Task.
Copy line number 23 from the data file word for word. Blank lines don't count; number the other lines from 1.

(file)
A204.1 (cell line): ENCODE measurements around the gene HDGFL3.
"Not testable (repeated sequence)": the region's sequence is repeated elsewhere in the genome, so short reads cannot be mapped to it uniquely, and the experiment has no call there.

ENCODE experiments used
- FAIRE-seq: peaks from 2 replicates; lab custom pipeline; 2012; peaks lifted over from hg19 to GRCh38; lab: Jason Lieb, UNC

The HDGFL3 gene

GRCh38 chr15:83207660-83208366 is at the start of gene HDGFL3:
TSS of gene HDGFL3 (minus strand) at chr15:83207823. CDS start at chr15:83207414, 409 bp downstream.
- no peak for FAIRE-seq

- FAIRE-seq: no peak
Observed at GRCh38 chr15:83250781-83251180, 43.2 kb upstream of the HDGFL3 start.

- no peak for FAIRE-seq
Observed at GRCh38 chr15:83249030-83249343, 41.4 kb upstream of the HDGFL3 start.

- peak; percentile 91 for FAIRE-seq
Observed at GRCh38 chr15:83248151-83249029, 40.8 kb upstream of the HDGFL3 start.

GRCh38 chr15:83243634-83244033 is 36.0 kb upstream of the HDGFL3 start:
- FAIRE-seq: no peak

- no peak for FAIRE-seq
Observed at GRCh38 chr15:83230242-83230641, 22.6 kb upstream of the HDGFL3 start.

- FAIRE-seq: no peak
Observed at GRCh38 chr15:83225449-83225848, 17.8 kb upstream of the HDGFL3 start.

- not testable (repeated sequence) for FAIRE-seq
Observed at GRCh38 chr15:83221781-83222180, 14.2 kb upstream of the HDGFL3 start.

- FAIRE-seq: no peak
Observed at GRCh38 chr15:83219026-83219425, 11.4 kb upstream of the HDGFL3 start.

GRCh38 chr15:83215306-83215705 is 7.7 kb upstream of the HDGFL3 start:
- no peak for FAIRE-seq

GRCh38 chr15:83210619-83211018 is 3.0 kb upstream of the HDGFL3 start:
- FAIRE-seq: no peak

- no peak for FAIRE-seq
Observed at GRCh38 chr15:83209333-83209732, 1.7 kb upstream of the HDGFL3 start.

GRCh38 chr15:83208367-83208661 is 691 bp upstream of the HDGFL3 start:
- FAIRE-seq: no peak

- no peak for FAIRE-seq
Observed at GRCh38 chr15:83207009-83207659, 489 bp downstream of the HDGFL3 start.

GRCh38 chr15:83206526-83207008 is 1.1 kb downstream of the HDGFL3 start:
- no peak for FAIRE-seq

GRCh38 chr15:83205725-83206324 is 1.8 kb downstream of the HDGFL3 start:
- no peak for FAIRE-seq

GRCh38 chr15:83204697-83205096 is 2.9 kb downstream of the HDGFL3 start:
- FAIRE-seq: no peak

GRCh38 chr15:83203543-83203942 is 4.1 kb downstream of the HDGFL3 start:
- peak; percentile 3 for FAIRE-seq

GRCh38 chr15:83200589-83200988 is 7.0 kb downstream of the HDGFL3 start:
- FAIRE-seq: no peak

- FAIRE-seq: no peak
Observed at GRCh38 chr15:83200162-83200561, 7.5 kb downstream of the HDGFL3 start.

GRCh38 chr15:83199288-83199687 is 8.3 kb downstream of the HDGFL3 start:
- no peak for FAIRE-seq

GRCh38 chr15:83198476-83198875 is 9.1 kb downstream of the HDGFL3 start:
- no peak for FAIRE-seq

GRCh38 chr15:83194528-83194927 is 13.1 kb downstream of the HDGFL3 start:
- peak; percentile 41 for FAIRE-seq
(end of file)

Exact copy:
- FAIRE-seq: no peak